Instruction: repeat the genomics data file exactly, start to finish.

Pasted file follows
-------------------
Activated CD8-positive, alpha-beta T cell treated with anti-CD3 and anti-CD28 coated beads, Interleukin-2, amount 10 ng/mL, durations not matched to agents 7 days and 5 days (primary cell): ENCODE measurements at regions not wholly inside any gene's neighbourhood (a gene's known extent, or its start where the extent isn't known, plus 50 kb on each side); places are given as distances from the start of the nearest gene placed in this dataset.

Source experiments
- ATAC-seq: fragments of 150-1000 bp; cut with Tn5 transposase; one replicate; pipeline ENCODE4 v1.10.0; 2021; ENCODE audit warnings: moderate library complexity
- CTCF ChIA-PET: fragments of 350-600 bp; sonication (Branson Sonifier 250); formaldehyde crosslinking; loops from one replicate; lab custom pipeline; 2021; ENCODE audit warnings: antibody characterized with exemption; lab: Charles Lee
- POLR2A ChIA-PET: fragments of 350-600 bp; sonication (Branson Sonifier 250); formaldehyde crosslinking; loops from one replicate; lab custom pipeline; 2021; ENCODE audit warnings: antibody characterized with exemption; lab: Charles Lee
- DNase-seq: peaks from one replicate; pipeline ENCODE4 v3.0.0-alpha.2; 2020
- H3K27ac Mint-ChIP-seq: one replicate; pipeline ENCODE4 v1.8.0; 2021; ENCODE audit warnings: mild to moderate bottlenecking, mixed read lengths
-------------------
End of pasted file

Activated CD8-positive, alpha-beta T cell treated with anti-CD3 and anti-CD28 coated beads, Interleukin-2, amount 10 ng/mL, durations not matched to agents 7 days and 5 days (primary cell): ENCODE measurements at regions not wholly inside any gene's neighbourhood (a gene's known extent, or its start where the extent isn't known, plus 50 kb on each side); places are given as distances from the start of the nearest gene placed in this dataset.

Source experiments
- ATAC-seq: fragments of 150-1000 bp; cut with Tn5 transposase; one replicate; pipeline ENCODE4 v1.10.0; 2021; ENCODE audit warnings: moderate library complexity
- CTCF ChIA-PET: fragments of 350-600 bp; sonication (Branson Sonifier 250); formaldehyde crosslinking; loops from one replicate; lab custom pipeline; 2021; ENCODE audit warnings: antibody characterized with exemption; lab: Charles Lee
- POLR2A ChIA-PET: fragments of 350-600 bp; sonication (Branson Sonifier 250); formaldehyde crosslinking; loops from one replicate; lab custom pipeline; 2021; ENCODE audit warnings: antibody characterized with exemption; lab: Charles Lee
- DNase-seq: peaks from one replicate; pipeline ENCODE4 v3.0.0-alpha.2; 2020
- H3K27ac Mint-ChIP-seq: one replicate; pipeline ENCODE4 v1.8.0; 2021; ENCODE audit warnings: mild to moderate bottlenecking, mixed read lengths